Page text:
"Then you have a strange capa to manipulate."
"So has the alguacil. In addition, he has lost his temper. And foul humour is the very worst condition for the skilled play that now ensues."
"He will leave the capa behind him."
"Pouf ! he is not such a fool, mine being better than his own. Besides, it is his turn to try the chances of a cast. Then if you, senor, have not gathered from my mastery of the capa that I am not a man to be challenged, the worst comes to the worst. We draw. Ah! The chief excellence of the capa is in quarrelling. To fight, one puts the garment over the left arm, so; one bends the body from the perpendicular - thus; one plants the feet just so, and draws back the right arm to the rear, with the carving-knife held level in this manner. The eye is fixed upon the adversary, the gathered-up capa serves as a shield upon the left, the feet ready to leap you to right or left, like a flea, to evade the coming message and to speed the return of post. You menace the face, and just as your opponent prepares to parry a neck blow, your capa passes before his eyes, and you make to bury your knife below the belt. Received in his capa! Now, indeed, you are undone unless your own capa flies hither and thither like Satanic serpent, not a single movement at random, every coil threatening to entrap his hand. Even let him be best man with the knife, if you are still better with the capa, his mass is said.
"Your knife has fallen. Thus must you manipulate to recover it." So saying, Angel let fall behind him his knife -- which he had drawn from his belt and opened to illustrate the pass -- and retreated, eyes fixed upon his imaginary aggressor, capa now made ready and motionless, now suddenly flying to intercept a lunge or to threaten the enemy's wrist.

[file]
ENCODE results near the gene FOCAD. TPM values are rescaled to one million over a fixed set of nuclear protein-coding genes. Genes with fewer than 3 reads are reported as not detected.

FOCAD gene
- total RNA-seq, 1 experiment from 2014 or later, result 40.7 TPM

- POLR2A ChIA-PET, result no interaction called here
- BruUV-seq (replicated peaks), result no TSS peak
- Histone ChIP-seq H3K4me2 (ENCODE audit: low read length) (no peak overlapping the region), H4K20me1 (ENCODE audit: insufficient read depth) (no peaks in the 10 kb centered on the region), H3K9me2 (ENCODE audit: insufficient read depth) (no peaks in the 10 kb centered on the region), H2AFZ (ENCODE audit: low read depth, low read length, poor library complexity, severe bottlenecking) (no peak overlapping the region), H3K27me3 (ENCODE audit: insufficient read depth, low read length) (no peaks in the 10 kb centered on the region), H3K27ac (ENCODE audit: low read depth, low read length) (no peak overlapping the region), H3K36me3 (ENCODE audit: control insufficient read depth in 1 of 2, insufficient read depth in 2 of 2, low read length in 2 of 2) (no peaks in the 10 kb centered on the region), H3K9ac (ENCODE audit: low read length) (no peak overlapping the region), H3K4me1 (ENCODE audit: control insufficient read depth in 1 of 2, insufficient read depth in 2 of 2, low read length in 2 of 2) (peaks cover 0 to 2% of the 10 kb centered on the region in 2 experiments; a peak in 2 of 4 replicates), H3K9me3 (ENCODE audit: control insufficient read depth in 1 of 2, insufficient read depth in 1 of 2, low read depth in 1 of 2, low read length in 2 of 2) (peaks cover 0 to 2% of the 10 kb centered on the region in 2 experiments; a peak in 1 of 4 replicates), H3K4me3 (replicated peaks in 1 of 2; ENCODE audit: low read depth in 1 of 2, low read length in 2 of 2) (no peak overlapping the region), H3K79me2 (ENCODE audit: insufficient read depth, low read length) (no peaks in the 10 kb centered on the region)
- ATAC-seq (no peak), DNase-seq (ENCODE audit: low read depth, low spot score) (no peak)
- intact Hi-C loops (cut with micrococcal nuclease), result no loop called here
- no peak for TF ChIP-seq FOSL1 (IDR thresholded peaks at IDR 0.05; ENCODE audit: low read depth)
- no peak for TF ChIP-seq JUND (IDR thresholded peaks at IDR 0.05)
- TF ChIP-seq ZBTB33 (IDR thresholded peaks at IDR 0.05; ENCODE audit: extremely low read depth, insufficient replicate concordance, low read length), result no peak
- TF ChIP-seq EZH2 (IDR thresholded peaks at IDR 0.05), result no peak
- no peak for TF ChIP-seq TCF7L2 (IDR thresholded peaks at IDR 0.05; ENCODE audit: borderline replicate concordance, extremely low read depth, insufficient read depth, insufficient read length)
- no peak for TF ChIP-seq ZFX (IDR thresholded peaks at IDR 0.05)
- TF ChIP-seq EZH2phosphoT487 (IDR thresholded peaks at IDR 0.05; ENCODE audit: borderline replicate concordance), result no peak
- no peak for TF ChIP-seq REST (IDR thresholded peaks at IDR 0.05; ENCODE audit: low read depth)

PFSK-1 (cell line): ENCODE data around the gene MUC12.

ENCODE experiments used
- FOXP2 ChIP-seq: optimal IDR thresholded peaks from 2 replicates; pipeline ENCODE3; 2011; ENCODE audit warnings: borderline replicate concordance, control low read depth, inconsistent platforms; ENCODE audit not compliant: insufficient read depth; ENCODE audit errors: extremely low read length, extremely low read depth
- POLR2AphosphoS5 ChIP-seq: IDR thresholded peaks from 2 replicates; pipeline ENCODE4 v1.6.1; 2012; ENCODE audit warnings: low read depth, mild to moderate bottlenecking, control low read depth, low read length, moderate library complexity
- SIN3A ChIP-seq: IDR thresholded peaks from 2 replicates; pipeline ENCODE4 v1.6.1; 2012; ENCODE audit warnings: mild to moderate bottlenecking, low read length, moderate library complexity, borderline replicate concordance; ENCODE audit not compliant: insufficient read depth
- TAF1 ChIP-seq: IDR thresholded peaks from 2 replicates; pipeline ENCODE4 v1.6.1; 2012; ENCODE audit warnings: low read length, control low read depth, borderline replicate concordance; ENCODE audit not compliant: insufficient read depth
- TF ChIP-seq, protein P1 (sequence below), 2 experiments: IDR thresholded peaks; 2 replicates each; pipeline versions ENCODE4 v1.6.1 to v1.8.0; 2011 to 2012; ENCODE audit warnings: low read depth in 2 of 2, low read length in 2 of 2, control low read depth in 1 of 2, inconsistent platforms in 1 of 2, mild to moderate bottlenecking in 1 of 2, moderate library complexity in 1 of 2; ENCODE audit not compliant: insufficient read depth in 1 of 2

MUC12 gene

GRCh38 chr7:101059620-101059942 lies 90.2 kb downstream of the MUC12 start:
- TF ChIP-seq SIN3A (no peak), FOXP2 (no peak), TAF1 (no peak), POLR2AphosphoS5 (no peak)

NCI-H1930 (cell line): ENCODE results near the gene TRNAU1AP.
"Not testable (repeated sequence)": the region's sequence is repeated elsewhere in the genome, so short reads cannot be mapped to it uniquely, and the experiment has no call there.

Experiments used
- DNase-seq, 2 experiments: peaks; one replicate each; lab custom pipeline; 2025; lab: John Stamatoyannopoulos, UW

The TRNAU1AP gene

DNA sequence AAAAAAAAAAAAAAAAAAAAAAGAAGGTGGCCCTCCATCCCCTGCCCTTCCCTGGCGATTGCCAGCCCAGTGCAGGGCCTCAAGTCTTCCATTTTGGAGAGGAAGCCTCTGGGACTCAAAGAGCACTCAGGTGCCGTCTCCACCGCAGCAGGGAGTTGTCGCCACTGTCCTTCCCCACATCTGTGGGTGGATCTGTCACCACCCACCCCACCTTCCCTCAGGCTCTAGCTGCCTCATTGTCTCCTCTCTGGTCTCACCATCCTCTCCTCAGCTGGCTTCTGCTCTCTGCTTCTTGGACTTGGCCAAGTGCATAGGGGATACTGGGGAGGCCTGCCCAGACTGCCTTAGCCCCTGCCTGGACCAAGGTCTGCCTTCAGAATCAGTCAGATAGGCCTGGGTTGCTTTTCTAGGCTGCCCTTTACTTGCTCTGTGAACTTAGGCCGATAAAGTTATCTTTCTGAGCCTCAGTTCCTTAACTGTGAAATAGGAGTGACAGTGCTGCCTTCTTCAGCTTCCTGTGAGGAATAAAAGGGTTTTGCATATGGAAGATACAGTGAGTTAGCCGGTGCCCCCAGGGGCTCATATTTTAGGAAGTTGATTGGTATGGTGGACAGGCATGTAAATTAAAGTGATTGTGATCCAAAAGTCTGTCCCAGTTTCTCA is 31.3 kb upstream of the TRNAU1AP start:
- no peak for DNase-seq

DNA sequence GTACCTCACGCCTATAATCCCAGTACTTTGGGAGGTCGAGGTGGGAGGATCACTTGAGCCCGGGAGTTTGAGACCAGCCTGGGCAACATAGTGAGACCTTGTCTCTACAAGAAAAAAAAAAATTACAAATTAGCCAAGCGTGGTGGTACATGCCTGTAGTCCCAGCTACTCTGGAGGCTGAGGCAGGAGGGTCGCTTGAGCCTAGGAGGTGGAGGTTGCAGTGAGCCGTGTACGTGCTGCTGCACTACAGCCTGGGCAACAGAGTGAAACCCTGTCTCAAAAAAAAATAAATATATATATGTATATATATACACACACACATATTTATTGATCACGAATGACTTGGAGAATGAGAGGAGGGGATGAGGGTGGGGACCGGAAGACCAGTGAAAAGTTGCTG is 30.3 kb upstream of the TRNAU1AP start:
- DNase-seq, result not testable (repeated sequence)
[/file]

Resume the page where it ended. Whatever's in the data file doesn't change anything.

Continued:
"You notice that, though in a sense in extremis, I have two hands to my capa and he has only one. He presses me hard. I cannot stoop to regain the knife at this point, and so -- Zas! I do this!" With that he kicked the knife a few paces to the left, skipped unexpectedly in the same direction as he did so, and swung his cloak towards his enemy in such a manner that the latter could not possibly have intercepted his quick recovery of the knife. His movements were rapid as those of a lizard, and the cloak hid them so well and caught the eye, that he was standing crouching again and armed before I quite realised what had happened. I resolved there and then never to quarrel with Angel.
"Or let us suppose you happen to know that some gringo has sworn your life and is waiting for you with a revolver in his pocket. It is his life or yours. Very well, if he has an ounce of curiosity he is lost. You approach him with all the friendliness in the world, pronouncing some lady's name which you know will catch his ear. His finger in his pocket pauses on the trigger; he wishes to make out what it is you alluded to before you die. Smiling, you draw nearer, your capa thus, your intentions dissembled beneath it, and zas! Good-bye! A dirty, cowardly artifice, and worthy only of a bandit. Still, I show you the capa's dark chapters along with its glorious ones, its mean vices with its heroic virtues. It partakes of the man.
It is invaluable in defence of every kind, from steel of Albacete to the salute expectorate from a balcony. You pass down the street and note that a certain window is awaiting you, that some base-born cochino is gathering up his lips. You arrange the capa in this manner, looking straight before you, but pricking up your ears. Phut! Senores, sound travels more rapidly than saliva. Your arm, swiftly but gracefully, moves upwards thus, and the capa receives the gift, which afterwards may be returned very urgently to the giver or not, according to his age and circumstances. The motto of the capa is semper paratus [always prepared]."